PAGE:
Government & Guile: Panama Leak Implicates Dozens

Government & Guile: Panama Leak Implicates Dozens

On April 3rd, 11.5 million confidential documents were released to the world. These documents came from one of the world’s most secretive law firms, a Panamanian company, Mossack Fonseca. The leak has come to be known as the Panama Papers leak, and is the largest leak of confidential documents, surpassing the WikiLeaks leak in 2010. Panama is widely considered to be a tax haven, or a country which has little to no taxes or banking secrecy laws. Generally speaking, people who have reason to hide their money use tax havens, often to cover up the illegal nature of the money. Many affluent individuals store their assets in tax-free shell companies (inactive companies).

The released documents detail how their clients laundered money, evaded sanctions, and perpetrated tax evasion. Most of Mossack Fonseca’s clients were all incredibly wealthy and high profile, and implicate 12 current and former heads of states, such as UK Prime Minister David Cameron, Indian actor Amitabh Bachchan, and Chinese actor Jackie Chan.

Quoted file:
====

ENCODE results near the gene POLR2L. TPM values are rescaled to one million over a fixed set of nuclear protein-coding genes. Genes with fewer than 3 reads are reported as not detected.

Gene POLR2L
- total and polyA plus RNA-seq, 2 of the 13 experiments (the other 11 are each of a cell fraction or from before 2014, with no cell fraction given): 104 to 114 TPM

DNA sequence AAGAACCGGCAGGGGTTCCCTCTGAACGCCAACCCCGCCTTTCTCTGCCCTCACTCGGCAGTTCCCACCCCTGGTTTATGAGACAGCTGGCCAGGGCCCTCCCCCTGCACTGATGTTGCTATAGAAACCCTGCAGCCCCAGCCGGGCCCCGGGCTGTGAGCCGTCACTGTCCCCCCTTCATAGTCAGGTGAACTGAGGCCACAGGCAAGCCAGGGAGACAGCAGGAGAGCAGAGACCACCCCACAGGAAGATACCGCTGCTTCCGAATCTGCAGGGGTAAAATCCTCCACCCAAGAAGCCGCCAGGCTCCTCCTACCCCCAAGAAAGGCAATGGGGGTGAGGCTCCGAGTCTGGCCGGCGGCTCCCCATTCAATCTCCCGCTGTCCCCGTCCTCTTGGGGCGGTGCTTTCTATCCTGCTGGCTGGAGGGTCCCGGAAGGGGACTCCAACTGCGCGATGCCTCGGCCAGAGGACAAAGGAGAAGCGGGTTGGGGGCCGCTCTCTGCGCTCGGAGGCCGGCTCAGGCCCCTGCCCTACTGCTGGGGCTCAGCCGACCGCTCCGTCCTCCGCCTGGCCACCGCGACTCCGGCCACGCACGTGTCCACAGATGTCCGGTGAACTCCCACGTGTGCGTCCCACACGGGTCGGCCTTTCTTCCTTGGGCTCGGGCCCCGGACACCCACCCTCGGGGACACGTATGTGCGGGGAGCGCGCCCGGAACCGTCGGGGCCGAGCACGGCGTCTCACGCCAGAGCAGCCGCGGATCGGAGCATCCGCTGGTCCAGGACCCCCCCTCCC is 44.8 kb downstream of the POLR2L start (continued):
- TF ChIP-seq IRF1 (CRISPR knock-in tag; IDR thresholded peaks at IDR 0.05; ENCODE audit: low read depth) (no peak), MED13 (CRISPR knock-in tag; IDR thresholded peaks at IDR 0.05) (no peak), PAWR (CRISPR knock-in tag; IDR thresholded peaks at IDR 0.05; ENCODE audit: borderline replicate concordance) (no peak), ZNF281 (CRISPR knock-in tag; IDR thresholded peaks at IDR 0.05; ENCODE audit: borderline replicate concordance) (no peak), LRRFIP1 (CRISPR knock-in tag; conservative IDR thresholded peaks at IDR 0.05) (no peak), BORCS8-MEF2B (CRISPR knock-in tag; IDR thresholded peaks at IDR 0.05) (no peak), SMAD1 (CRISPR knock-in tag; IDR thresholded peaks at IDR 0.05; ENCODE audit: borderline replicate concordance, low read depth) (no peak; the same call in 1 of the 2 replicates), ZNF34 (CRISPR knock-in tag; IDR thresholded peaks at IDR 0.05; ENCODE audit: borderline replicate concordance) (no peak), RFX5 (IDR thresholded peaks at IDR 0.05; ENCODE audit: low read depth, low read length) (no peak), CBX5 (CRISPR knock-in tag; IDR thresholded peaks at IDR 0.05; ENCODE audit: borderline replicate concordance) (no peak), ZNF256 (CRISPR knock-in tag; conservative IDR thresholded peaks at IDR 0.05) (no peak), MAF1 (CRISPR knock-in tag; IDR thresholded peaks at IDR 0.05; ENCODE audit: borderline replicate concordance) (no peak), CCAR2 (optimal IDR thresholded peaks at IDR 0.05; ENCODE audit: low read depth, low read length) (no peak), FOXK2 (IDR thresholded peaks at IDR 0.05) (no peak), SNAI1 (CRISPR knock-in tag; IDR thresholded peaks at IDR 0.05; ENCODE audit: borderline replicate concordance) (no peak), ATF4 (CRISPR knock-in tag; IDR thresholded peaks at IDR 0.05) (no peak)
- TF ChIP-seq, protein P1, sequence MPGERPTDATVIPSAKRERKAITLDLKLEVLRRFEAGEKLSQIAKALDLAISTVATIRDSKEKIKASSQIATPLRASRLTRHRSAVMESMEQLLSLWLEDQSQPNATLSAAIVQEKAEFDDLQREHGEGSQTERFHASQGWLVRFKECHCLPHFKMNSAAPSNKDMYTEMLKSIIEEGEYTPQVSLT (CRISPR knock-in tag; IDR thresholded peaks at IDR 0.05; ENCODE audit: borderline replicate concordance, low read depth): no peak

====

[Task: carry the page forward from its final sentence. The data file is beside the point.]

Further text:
The Panama Papers leak has caused political turmoil in Asia and Europe. Iceland’s Prime Minister Sigmundur Gunnlaugsson, for example, was revealed to have a shell company through which he and his wife funnelled millions of dollars. In response to widespread protest, he stepped down from his post. Chinese President Xi Jinping had previously sworn to take on the “armies of corruption.” However, his brother in law is one of the figures implicated in the Fonseca leak, tarnishing Jinping’s anti-corruption campaign. Finally, President Vladimir Putin was also named in the Panama Papers. The Russian government claims that President Putin was the object of these attacks. While that has yet to be proved, there is a two billion dollar paper trail that names people close to Putin.

In response to the leak, many countries have created inquiry units to investigate how many of their citizens manage to avoid taxes. World leaders associated with the scandal have distanced themselves, claiming that the leak was a result of foreign plots to discredit them. Many point out the hypocrisy of the governments, who seem to be “exempting themselves from the fiscal rules they imposed on their subjects or electorate.”